In my books, women often solve the problem. Even if the woman is not the hero, she's a strong character. She does change the plot. She'll often rescue the male character from some situation.
I like reading history, and actually most authors enjoy the research part because it is, after all, easier than writing.
I'm a great planner, so before I ever write chapter 1, I work out what happens in every chapter and who the characters are. I usually spend a year on the outline.
We all now tell stories by cutting from one dramatic scene to the next, whereas Victorian novelists felt free to write long passages of undramatic summary.
Without books I would not have become a vivacious reader, and if you are not a reader you are not a writer.
Thrillers have been traditionally very masculine books; the women characters often rather decorative.
With hindsight, we see that the Soviet Union never had a chance of world domination, but we didn't know that then.
I wanted to be some kind of captain of industry. Then I wanted to be in advertising, and then I wanted to be a newspaper reporter.
With the World War II era, there's so much written material to draw on. When you go back to the 14th century, you have to imagine more.
An awful lot of thriller writers write women rather badly. So just doing it OK gets a lot of credit.
Movies have influenced all writers, not just thriller writers.
I wake up with the story in my head, so I really like to be at my desk about five minutes after I wake up. So I don't get dressed. I put on a bathrobe, I make tea and sit at my desk.
My aim in constructing sentences is to make the sentence utterly easy to understand, writing what I call transparent prose. I've failed dreadfully if you have to read a sentence twice to figure out what I meant.
When I'm writing a woman character, I don't think, 'What would a woman do?' I just think, 'What would this character do in this situation?'
There was a very serious communist strain among American intellectuals before the war. America was a more tolerant place in those days, and Communists were not treated as pariahs. That ended with the McCarthy era.
I don't think there's any great mystery to writing female characters, so long as you talk to them. If you lived in a monastery and never met any women, maybe it would be difficult.
The thriller is the most popular literary genre of the 20th century.
The CIA's research program is described in a book called The Search for the Manchurian Candidate.
Well, for people who want to write best sellers, the best advice I can give is to say that the novel has to engage the reader emotionally.
For success, the author must make the reader care about the destiny of the principals, and sustain this anxiety, or suspense, for about 100,000 words.
I like to create imaginary characters and events around a real historical situation. I want readers to feel: OK, this probably didn't happen, but it might have.
It's great that in the German language I've sold almost 30 million books. Isn't that amazing?
I aim to be translucent, so you don't notice the words, just their meaning. I haven't much insight into people's motivations.
There is no point in asking a man a question until you have established whether he has any reason to lie to you.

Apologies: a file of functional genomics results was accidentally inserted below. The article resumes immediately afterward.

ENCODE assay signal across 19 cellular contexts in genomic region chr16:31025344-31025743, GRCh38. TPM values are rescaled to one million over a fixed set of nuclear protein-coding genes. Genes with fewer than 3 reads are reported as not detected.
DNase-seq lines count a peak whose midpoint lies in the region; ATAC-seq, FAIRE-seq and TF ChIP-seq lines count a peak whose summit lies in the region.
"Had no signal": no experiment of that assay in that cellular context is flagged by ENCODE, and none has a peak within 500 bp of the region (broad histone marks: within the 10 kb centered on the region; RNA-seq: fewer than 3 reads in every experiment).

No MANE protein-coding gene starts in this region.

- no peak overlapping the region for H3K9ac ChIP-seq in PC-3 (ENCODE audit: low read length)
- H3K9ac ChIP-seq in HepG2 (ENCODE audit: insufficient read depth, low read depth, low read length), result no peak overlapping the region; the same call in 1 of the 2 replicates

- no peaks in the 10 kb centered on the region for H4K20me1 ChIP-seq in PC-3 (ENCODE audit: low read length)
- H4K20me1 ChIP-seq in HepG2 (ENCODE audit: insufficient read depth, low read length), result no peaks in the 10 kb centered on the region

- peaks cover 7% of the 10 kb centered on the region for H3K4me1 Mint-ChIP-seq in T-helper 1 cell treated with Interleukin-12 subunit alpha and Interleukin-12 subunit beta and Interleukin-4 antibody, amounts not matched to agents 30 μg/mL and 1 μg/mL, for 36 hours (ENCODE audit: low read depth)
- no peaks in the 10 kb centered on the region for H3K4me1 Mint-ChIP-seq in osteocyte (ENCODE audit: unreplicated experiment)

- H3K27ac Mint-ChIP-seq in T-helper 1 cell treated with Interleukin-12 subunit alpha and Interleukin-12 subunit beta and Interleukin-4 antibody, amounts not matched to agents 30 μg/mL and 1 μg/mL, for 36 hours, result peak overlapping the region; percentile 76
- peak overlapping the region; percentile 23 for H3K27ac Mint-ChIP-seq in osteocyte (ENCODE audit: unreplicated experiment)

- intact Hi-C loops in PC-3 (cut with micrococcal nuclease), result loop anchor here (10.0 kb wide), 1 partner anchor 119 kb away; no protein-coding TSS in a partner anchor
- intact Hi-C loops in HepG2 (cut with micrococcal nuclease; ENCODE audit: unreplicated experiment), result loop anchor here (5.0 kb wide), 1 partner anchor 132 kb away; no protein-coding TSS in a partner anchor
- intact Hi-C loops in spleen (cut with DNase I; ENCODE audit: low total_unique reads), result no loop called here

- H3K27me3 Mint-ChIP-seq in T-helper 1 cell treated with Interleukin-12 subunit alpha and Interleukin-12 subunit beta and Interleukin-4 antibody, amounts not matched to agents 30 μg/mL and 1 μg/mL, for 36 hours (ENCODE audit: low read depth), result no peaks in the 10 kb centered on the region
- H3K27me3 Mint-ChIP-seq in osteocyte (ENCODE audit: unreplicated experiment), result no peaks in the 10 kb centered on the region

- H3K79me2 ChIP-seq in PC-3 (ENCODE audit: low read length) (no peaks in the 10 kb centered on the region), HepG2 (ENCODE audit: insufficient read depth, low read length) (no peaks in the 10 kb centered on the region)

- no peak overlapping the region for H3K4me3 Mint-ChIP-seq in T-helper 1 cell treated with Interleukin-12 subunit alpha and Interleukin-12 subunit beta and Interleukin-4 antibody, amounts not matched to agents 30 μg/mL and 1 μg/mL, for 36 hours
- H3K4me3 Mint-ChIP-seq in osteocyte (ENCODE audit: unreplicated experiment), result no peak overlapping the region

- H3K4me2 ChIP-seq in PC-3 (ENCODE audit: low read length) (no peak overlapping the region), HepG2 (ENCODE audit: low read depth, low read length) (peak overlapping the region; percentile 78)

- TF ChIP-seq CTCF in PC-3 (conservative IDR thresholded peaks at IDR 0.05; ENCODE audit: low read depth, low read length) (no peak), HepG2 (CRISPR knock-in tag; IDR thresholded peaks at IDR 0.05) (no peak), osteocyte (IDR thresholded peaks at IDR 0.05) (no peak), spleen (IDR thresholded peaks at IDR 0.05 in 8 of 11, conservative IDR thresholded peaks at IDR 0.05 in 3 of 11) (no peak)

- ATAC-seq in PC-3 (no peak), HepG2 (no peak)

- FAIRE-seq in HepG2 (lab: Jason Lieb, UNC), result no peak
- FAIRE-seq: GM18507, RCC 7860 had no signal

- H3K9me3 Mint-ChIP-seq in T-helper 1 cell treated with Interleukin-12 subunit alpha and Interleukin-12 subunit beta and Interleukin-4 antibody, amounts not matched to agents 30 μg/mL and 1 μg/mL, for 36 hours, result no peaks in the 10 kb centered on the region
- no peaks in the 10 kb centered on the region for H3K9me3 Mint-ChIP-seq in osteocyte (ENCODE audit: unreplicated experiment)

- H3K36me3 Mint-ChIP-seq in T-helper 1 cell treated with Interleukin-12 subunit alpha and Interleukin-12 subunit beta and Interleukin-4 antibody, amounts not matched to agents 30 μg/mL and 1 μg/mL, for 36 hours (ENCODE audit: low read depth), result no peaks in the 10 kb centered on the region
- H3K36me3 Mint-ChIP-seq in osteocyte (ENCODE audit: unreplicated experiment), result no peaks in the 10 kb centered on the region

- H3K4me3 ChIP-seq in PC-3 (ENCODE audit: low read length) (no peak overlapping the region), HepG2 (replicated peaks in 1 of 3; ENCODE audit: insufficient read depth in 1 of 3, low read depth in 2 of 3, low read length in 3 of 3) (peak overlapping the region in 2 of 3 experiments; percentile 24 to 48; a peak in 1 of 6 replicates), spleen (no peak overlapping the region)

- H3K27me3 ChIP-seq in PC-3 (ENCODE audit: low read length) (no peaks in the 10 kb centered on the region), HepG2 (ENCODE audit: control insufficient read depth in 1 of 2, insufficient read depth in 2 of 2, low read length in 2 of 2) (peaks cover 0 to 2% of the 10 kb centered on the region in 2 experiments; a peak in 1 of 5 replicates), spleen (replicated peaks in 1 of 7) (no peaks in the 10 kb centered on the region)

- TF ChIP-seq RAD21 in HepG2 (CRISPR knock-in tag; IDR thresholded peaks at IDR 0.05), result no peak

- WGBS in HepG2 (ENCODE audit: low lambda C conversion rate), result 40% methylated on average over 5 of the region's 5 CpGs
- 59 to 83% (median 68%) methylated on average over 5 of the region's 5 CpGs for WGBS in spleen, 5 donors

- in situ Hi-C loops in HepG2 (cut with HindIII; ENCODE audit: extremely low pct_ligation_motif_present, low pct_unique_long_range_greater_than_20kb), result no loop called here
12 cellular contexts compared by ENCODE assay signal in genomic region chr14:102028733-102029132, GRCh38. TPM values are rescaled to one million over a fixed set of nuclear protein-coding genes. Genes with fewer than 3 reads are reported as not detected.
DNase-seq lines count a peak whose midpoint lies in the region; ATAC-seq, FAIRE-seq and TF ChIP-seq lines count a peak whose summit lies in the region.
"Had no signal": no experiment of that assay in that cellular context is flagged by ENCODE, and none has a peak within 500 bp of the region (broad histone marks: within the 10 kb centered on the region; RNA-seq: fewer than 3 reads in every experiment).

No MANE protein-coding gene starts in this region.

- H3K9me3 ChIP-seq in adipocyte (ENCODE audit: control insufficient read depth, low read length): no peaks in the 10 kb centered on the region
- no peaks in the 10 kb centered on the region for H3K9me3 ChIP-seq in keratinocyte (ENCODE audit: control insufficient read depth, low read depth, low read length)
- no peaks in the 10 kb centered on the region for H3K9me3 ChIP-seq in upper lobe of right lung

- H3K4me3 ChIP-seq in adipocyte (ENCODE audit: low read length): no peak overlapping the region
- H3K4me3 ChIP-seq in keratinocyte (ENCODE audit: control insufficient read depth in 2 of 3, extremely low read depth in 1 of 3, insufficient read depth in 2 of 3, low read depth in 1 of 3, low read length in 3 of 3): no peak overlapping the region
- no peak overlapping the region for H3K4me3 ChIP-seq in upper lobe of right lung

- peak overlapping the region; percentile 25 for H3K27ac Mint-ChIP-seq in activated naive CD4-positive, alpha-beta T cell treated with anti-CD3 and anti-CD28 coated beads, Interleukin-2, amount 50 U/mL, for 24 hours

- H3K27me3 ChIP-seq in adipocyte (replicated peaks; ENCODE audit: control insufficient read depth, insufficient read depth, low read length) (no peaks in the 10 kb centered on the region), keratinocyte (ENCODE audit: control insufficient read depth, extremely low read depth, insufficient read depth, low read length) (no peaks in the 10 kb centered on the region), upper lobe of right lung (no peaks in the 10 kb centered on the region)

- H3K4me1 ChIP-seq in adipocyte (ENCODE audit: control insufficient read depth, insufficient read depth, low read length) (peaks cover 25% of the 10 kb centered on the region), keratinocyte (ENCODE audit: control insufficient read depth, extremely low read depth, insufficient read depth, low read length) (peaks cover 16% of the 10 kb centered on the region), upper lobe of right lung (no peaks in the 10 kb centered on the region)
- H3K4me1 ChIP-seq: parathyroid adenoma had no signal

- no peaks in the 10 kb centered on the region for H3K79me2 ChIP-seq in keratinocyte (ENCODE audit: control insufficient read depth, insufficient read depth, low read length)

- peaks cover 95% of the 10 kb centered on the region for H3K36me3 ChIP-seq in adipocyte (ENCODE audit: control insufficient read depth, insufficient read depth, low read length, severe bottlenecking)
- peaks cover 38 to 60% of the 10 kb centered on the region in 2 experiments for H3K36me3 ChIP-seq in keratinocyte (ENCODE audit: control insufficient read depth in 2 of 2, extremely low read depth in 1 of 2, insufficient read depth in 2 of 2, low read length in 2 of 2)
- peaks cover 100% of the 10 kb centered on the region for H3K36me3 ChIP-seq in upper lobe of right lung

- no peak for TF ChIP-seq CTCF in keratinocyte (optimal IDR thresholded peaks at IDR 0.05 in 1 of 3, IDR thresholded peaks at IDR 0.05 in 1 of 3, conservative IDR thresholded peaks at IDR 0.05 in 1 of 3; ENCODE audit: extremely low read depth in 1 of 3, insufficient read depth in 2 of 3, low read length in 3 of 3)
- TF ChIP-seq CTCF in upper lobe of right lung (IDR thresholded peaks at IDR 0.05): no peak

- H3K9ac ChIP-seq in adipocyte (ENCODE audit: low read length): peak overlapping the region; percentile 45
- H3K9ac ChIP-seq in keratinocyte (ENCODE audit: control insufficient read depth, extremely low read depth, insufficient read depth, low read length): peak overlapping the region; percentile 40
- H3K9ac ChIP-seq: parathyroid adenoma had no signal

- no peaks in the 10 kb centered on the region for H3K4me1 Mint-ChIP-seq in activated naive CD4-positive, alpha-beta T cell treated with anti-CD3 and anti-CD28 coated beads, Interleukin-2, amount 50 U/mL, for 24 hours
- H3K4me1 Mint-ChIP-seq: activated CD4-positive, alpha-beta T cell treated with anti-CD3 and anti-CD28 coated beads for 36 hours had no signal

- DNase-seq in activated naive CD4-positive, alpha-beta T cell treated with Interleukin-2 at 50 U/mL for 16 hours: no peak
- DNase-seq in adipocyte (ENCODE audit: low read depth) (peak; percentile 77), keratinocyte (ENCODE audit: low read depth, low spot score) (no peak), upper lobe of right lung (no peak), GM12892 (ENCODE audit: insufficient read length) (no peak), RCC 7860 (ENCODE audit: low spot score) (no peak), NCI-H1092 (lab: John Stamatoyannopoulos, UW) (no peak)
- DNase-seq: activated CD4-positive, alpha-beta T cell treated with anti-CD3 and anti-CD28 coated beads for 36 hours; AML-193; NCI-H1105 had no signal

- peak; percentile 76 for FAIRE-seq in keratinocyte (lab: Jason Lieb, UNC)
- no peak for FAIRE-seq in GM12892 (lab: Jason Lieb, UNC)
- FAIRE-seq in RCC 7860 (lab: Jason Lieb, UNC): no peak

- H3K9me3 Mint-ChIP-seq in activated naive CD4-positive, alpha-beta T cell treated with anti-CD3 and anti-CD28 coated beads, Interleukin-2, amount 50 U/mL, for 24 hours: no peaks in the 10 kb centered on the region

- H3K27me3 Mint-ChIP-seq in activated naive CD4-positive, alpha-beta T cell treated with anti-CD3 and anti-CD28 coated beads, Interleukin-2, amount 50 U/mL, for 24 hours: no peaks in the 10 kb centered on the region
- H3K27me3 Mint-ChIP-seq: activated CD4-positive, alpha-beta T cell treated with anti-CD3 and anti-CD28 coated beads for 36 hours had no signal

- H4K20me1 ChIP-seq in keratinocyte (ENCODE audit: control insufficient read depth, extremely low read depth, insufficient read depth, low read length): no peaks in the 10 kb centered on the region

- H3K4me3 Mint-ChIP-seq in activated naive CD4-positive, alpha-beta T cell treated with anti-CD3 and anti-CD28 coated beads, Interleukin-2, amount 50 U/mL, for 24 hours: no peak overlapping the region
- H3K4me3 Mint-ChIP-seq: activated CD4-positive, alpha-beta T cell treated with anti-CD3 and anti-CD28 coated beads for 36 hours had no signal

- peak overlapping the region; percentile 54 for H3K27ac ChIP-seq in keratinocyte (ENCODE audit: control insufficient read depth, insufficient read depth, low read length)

World War II is the greatest drama in human history, the biggest war ever and a true battle of good and evil. I imagine writers will continue to get stories from it, and readers will continue to love them, for many more years.
One of the hardest things for me, now that I'm famous, is finding people who can read my stuff and give me an honest critique.
I want to tell a story that makes the reader always want to see what will happen next.
People are much more complicated in real life, but my characters are as subtle and nuanced as I can make them. But if you say my characters are too black and white, you've missed the point. Villains are meant to be black-hearted in popular novels. If you say I have a grey-hearted villain, then I've failed.
James Bond is quite serious about his drinks and clothing and cigarettes and food and all that sort of thing. There is nothing wry or amused about James Bond.
Listen, I wrote 10 unsuccessful books before I broke through, so I'm looking all the time to keep my books fascinating. I want to write what people want to read, not push any message.
I might not be a good socialist, any more than I'm a good Christian, but I am one.
My favorite period is World War II, and I'm in the middle of writing my fourth novel set in that era.
I am very fond of Edith Wharton. She's quite high brow but also a great storyteller. My favorite is 'The House of Mirth.' I also like 'The Reef.'
I have quite a few different Bibles. Having rejected my parents' religion, I still think the King James Bible is the most important work of literature in English. None of us can help being influenced by it.
After a certain point, most people, including editors, will tell you everything you do is great.
I went and looked at one of these great cathedrals one day, and I was blown away by it. From there I became interested in how cathedrals were built, and from there I became interested in the society that built the medieval cathedral. It occurred to me at some point that the story of the building of a cathedral could be a great popular novel.
I start with the history, and I ask myself, 'What are the great turning points? What are the big dramatic scenes that are essential to telling the story?'
I use a professional researcher in New York who does all the legwork, all that stuff which would take me days and weeks of calling, waiting for people to call back.
The research is the easiest. The outline is the most fun. The first draft is the hardest, because every word of the outline has to be fleshed out. The rewrite is very satisfying.